President Arroyo pleads for the media’s help in her pursuit to leave a legacy in her remaining three years before she bows out in 2010. Addressing various media executives, Arroyo asked for media to have “balanced reporting based on verified facts, constructive commentary on public issues, and editorial focus on news that matters to the lives and livelihood of ordinary Filipinos.”
To repeat, Arroyo is asking for “balanced reporting,” “constructive commentary,” and for “editorial focus on news that matters to the lives and livelihood of ordinary Filipinos.” The best for Arroyo to do to help the media is to leave them alone and let them do their job (I think I read this somewhere in PJR). We all have seen Arroyo’s skewed concept of what is news and to hear her demand for “balanced reporting,” and “constructive commentary” is like seeing Kim Jong-Il preaching on the soapbox about the merits of being sane. For all we know, under Arroyo’s watch came the record-breaking stats of slain and sued journalists. And she is actually asking for media’s help. The idea even of a president asking the media for “help” is indicative of a flawed understanding of the role news media plays in democratic institutions. Journalists do not help, or give favors to anyone. Bil Kovach and Rosenstiel, both esteemed journalism scholars, said it best when they wrote in their book The Elements of Journalism that “journalism’s first obligation is to the truth.”
Arroyo’s views however remains consistent with the way she has treated media for the duration of her presidency. It could be remembered how she walked out in a recent press conference after an Inquirer reporter asked why her much vaunted economic improvement has not trickled down to the poor. Arroyo, in a smile that took like a million muscles to mount, said that she does not want to talk about “disappointments,” but only about the good things, or words to that effect. Therein lies the problem. For Arroyo, the media is good as long as it reports good news about her. Journalism clearly is not what she’s asking for but PR. Arroyo seems only willing to swallow good and sweet news about her administration and nothing else. No wonder, her administration is diabetic, the wounds of her mistakes rankling and festering, hovering like a ghost atop Malacañang.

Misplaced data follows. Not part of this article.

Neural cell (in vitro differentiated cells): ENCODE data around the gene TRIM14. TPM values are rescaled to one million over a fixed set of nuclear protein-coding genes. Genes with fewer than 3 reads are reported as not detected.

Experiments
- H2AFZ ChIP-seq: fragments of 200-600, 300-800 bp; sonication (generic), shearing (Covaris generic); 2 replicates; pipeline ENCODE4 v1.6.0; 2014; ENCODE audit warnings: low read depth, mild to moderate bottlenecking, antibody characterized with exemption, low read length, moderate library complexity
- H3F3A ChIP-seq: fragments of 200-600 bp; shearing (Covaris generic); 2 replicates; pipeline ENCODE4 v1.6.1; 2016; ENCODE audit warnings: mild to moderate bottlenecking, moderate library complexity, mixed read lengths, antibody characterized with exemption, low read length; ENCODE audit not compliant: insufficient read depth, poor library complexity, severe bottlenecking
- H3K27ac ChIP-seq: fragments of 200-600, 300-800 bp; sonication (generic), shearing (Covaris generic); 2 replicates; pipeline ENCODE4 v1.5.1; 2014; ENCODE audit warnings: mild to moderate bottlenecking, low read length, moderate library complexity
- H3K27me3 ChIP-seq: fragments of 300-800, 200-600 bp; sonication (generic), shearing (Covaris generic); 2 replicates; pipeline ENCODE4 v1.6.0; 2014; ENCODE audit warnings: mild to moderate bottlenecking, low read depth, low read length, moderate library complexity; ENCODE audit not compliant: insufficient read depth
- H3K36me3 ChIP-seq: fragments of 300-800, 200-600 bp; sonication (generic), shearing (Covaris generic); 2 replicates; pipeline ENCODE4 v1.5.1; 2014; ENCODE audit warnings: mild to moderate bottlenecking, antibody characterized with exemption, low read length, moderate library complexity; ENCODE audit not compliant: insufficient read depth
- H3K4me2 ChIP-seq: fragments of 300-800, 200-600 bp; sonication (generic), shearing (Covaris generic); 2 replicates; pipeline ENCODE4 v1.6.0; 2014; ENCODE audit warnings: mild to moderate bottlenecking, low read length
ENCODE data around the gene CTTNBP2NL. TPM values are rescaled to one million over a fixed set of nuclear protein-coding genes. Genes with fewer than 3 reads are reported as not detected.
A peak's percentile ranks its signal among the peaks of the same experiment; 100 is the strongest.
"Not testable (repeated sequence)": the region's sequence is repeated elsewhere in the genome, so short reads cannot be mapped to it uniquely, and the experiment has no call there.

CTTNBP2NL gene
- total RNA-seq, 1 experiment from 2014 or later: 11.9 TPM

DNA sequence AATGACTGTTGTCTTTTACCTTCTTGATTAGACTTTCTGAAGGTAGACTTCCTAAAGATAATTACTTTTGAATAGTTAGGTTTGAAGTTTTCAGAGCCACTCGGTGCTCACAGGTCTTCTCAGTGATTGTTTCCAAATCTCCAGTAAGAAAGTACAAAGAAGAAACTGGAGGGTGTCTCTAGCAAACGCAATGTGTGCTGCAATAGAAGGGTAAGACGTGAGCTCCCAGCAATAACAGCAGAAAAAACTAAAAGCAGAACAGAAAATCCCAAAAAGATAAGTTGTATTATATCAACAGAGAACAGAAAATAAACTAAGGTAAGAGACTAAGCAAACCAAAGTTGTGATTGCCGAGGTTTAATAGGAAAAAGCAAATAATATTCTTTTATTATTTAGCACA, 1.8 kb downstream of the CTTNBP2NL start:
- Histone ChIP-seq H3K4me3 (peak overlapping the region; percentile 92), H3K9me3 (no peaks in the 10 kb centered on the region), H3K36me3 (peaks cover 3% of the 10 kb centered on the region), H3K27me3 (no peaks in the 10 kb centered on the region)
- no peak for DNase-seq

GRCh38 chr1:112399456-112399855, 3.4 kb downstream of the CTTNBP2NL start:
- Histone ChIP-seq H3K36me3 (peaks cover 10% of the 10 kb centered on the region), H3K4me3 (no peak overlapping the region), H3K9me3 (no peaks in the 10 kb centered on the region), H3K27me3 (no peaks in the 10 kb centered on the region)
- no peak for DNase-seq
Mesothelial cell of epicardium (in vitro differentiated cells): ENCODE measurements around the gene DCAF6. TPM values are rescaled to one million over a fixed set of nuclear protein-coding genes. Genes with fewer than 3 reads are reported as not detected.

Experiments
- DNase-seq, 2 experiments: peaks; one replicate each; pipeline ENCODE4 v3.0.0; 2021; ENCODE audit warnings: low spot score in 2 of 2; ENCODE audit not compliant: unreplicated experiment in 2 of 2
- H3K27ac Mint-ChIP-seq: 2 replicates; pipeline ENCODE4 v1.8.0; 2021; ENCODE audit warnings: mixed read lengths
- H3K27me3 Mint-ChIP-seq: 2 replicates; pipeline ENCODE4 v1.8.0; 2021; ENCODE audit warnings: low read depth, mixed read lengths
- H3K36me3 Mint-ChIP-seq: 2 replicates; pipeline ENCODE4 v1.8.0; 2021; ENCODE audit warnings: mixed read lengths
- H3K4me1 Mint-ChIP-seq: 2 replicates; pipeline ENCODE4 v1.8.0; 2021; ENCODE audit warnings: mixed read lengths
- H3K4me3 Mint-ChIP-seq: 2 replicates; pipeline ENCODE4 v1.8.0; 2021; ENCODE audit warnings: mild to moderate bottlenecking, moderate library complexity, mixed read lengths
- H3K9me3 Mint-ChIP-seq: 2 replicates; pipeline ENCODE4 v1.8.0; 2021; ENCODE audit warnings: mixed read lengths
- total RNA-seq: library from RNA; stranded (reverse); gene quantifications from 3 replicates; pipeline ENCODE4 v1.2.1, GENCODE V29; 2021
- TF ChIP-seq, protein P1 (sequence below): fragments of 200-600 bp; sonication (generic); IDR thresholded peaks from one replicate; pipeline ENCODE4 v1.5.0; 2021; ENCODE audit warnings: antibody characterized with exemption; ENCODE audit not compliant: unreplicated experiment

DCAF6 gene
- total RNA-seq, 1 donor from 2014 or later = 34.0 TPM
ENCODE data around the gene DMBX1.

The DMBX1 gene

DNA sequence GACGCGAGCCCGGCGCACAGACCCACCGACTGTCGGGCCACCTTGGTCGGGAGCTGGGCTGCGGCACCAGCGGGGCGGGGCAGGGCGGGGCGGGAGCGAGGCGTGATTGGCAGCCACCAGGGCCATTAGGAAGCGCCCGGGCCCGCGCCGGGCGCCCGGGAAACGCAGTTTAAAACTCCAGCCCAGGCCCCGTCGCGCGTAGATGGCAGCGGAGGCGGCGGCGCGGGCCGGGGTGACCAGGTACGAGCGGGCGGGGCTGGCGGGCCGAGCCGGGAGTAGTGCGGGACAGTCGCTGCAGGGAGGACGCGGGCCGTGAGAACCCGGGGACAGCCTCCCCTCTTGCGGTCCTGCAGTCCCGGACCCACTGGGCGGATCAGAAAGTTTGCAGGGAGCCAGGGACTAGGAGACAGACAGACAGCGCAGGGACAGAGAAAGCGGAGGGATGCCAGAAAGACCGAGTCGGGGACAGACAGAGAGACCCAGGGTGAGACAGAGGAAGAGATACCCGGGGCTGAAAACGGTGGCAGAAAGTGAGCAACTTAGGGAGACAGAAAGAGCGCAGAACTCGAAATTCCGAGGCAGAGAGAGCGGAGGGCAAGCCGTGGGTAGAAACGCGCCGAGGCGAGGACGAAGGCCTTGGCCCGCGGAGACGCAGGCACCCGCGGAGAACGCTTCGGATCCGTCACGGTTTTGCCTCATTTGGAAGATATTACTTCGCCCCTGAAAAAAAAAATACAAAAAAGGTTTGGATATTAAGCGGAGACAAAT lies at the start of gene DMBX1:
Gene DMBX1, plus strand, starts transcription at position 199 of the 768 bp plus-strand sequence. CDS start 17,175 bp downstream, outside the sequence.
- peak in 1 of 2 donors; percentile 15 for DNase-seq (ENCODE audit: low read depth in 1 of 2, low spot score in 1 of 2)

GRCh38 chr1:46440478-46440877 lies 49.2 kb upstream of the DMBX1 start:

Unsurprisingly, this view is not inconsistent with her other cabinet members, the most glaring example being her notorious pitbull Justice Secretary Raul Gonzalez. When UN Special Rapporteur Philip Alston went to the country to investigate the rising incidence of extra-judicial killings, Gonzalez barked that the problem with us Filipinos is we allow foreigners to come into our country and examine our dirty kitchen. When Alston issued his preliminary observation commenting that the military is in a “state of denial,” Esperon harped back and said that Alston was in fact the one in denial because of his “refusal to believe that the CPP-NPA could perpetrate such killings.” The military still sells the line that the hundreds of extra-judicial killings in our country which includes activists, lawyers, journalists are all part of communist purges within the CPP-NPA, an organization which interestingly, as the military purports, have acquired the curious habit of decimating its own ranks, doing so for the past two decades since democracy was restored. I myself had the first-hand experience of a government official talking to me bemoaning that what all the media does is to report negative things about the government. Recollection of said incident triggers a leper bell in my subconscious so please excuse me if I beg off in elaborating.
The bottom line is the administration’s concept of news is anything that is favorable to them: legit news is good news.
In fact, if Arroyo is really genuinely concerned with press freedom, she could start by reformatting the government sequestered channels, mainly NBN, RPN and IBC. She could start by releasing her administration’s leash on the said station’s news programs and allow them to operate freely as news media and not as bootlickers of her administration.
Another statement made by Arroyo during her recent dialogue with media executives could also explain why killings continue to be unresolved under her watch: “You know, one of the things that allowed us to achieve 6.9 percent growth rate in the first quarter, the stock market record in our history, the strong peso, the reduction in underemployment, is our focus on the economy. And I try my best not to be distracted by politics and so we’re continuing this kind of work and mindset.”